Many a pub crawler has engaged in the time-honored tradition of throwing beer mats—those round cardboard coasters that are ubiquitous in bars—as if the mats were frisbees, often competing to see who can throw one the farthest. But unlike frisbees, beer mats tend to flip in the air and fly with a backspin. Now physicists at the University of Bonn have come up with a theoretical model to explain the phenomenon, according to a new paper submitted to the physics arXiv preprint server.
Thanks to their natural curiosity, physicists are fascinated by the physics of beer, and lead author Johann Ostmeyer is no exception. A couple of years ago, he became intrigued by the physics of so-called “beer tapping”: a common prank where the perpetrator, holding an open bottle of beer, finds a target in the bar holding another open bottle. The prankster strikes the top of the target’s bottle with the bottom of their own, then savors the sight of beer explosively foaming all over the target’s hands and clothes.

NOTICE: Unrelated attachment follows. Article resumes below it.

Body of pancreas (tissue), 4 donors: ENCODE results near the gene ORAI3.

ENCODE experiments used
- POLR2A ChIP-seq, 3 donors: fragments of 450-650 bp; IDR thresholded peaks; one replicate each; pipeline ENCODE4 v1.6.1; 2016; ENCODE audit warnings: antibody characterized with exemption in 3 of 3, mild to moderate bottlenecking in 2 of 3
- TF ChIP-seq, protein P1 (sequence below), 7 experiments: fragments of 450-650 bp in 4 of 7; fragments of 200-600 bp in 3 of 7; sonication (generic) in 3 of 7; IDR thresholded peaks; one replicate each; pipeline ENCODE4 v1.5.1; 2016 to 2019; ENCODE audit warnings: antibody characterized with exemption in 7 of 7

Back in 2013, Javier Rodríguez-Rodríguez, a physicist at Carlos III University of Madrid, and several colleagues presented experimental and computer-simulation findings of why beer cans foam up so much after being shaken. They concluded that the foaming-over stemmed from a series of waves. Apparently the physics is similar to the development of the cloud in an atomic bomb, although the source of the “explosion” is very different.